Dentures are a prosthesis that replace your natural teeth. They come in two forms: complete and partial dentures. Complete dentures completely replace your teeth, while partial dentures replace just a portion of your teeth. Dentures are typically made from an acrylic resin.
Why would I need dentures?
When a mouth is missing teeth, it can be very unhealthy and can lead the face to develop a sunken look. This can make a person appear look prematurely aged. But functionally, when a person has lost many or all of their teeth, it can affect their nutrition because the remaining teeth may be unable to fully chew food. Replacing your teeth with dentures can help you chew the foods you love, strengthen the muscles in your face, and help pronounce words better—all the things that your original healthy teeth were designed to do.
What other options do I have?
Ask Dr. Ertl to discuss your specific case, but for two alternatives may be bridges and/or dental implants.
What is a complete denture?
A complete denture replaces all the teeth in your mouth. A complete set is appropriate when someone has lost all of their teeth, or when someone’s only remaining teeth are unhealthy and need to be removed.
What is a partial denture?
A partial denture is used when only some teeth need to be replaced. Healthy teeth remain in the mouth where they act as anchors for the partial denture. The partial denture firmly connects to these anchoring healthy teeth with metal attachments.
What is an upper dentures?
An upper denture is removable replacement teeth for the upper teeth only. Some report finding these easier to adjust to than complete dentures.
What is an overdenture?
An overdenture is a conventional denture used with one or more of your natural teeth as anchors. The denture fits over the remaining teeth, which are prepared to provide support for the appliance. Overdentures require more preparation and can be more expensive than conventional dentures, but they also provide a stability that makes eating easier and more comfortable.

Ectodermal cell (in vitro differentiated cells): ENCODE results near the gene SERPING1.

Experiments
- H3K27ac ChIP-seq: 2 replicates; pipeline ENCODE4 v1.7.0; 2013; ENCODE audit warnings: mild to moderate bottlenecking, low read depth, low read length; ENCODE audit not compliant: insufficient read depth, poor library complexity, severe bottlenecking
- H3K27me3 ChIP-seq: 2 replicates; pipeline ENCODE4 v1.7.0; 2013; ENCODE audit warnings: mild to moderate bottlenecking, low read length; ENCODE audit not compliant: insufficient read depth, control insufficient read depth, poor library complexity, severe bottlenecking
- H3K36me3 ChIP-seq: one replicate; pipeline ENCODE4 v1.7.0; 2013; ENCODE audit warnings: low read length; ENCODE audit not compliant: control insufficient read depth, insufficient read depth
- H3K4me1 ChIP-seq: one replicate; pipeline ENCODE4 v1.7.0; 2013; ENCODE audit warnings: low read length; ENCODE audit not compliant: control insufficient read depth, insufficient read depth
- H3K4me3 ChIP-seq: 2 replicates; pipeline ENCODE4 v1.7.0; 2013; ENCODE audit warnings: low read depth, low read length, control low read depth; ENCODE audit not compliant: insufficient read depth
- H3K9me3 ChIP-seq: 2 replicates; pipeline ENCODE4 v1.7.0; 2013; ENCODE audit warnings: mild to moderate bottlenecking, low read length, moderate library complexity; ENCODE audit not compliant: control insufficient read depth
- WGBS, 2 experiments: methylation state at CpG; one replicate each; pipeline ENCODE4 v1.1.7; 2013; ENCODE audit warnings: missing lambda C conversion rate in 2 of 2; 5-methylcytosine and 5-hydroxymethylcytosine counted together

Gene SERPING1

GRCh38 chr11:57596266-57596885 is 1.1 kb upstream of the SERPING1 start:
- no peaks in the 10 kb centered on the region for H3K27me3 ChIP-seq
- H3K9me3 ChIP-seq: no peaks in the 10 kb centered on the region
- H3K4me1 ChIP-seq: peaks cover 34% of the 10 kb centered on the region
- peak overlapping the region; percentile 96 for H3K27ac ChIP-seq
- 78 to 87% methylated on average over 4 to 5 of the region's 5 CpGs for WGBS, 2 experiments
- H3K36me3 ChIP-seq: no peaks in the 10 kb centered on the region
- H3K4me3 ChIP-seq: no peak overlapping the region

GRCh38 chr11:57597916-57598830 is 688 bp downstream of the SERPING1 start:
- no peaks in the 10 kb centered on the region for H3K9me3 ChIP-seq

What is a conventional denture?
A conventional full denture is a removable teeth replacement appliance. It is fabricated and placed after the remaining teeth have been removed and the tissue has healed, a process that can take six weeks to several months. During this phase, the patient is without teeth, but they can use a temporary denture or immediate denture.
What is an immediate denture?
An immediate denture is placed immediately after Dr. Ertl has removed your remaining teeth. This saves you from going six weeks to several months without teeth as the tissues heal and the bone stabilizes. However, immediate dentures often require more overall visits, which raises the costs of the procedure. Once in place, the immediate dentures actually help reduce the initial swelling from the teeth removal. After the healing process is complete, the immediate dentures will be adjusted for fit, or they may be completely replaced by permanent conventional dentures.
What can I expect from the denture procedure?
The majority of procedures begin with numbing the mouth and removing existing unhealthy teeth. Sometimes, oral surgery is needed to prepare the mouth for dentures, but it is not always necessary. Next, Dr. Ertl will make a wax bite impression. This is the model for the new denture. If an immediate denture is being placed, he will make the necessary measurements before the final teeth are removed. After the dentures are fabricated there will often be several additional appointments to fine-tune things such as color, fit and shape.
What can I expect after I am fitted with dentures?
First, you will need to care for your new dentures and keep them clean. Dr. Ertl will advise you on how to o this. Cleaning your dentures and keeping them in good working order is important to help them last for many years. Second, things will certainly feel different initially. This is particularly true in the beginning as you acclimate to your new set of teeth. At first, the dentures may feel bulky or seem awkward while chewing. At this early stage, increased saliva and some discomfort is common, but these symptoms should diminish over time. Denture wearers need to get used to speaking and eating with their new teeth, and this too takes some time. If discomfort or fit problems persist, adjustments or new dentures may be necessary.
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